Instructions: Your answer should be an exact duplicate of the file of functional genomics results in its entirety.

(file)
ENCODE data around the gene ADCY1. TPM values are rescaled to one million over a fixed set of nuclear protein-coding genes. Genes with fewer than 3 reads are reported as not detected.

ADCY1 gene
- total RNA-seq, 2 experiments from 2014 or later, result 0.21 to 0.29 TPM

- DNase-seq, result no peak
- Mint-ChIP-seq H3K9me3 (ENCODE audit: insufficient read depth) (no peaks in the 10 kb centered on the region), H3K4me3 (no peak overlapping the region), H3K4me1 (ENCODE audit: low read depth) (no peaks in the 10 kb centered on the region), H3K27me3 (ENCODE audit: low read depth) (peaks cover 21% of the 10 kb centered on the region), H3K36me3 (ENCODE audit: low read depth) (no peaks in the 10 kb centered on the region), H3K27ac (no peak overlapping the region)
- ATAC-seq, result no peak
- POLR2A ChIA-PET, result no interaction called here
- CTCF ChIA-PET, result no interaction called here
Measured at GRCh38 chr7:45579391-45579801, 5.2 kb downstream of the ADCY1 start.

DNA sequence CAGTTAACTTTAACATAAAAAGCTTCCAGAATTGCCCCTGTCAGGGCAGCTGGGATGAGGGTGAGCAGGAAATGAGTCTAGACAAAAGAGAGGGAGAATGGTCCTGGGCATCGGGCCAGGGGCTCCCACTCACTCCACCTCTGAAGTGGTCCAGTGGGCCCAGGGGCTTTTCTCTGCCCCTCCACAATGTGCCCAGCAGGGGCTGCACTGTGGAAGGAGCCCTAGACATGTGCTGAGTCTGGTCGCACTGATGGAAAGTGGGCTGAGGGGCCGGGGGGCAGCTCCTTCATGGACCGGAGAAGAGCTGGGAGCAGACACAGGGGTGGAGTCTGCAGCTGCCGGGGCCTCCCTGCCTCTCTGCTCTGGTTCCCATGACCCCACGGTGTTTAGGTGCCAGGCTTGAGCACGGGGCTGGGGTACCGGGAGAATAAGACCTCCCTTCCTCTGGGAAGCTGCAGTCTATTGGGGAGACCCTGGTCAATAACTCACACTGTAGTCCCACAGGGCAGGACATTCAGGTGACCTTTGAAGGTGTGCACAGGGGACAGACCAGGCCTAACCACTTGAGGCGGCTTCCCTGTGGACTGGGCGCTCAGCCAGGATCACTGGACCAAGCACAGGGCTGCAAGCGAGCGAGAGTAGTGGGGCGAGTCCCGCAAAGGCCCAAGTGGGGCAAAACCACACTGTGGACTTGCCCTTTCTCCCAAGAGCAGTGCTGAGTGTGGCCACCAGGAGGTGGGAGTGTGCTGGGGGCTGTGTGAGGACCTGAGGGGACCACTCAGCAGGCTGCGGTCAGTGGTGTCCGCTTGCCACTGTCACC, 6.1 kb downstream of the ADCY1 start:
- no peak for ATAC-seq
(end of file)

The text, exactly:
ENCODE data around the gene ADCY1. TPM values are rescaled to one million over a fixed set of nuclear protein-coding genes. Genes with fewer than 3 reads are reported as not detected.

ADCY1 gene
- total RNA-seq, 2 experiments from 2014 or later, result 0.21 to 0.29 TPM

- DNase-seq, result no peak
- Mint-ChIP-seq H3K9me3 (ENCODE audit: insufficient read depth) (no peaks in the 10 kb centered on the region), H3K4me3 (no peak overlapping the region), H3K4me1 (ENCODE audit: low read depth) (no peaks in the 10 kb centered on the region), H3K27me3 (ENCODE audit: low read depth) (peaks cover 21% of the 10 kb centered on the region), H3K36me3 (ENCODE audit: low read depth) (no peaks in the 10 kb centered on the region), H3K27ac (no peak overlapping the region)
- ATAC-seq, result no peak
- POLR2A ChIA-PET, result no interaction called here
- CTCF ChIA-PET, result no interaction called here
Measured at GRCh38 chr7:45579391-45579801, 5.2 kb downstream of the ADCY1 start.

DNA sequence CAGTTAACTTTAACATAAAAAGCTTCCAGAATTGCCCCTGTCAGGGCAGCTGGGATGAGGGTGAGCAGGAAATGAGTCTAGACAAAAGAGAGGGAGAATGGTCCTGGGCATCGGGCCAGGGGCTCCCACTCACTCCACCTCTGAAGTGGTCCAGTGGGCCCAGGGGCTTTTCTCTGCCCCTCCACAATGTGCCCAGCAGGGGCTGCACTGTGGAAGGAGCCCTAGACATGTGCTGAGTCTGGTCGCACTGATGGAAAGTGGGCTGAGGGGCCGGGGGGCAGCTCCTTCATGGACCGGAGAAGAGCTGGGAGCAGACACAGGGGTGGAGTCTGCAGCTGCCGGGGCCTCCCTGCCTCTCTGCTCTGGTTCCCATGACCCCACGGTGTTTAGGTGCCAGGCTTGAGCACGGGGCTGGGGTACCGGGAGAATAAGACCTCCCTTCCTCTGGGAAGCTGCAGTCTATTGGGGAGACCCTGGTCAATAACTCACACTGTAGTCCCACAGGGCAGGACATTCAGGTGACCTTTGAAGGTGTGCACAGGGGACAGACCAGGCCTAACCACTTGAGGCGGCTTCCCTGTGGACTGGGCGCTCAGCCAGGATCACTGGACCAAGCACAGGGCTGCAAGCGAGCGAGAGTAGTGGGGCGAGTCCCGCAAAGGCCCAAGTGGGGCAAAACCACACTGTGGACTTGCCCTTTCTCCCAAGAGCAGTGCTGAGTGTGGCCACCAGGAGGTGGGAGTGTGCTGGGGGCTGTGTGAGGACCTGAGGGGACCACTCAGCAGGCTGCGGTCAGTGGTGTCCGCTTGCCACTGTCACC, 6.1 kb downstream of the ADCY1 start:
- no peak for ATAC-seq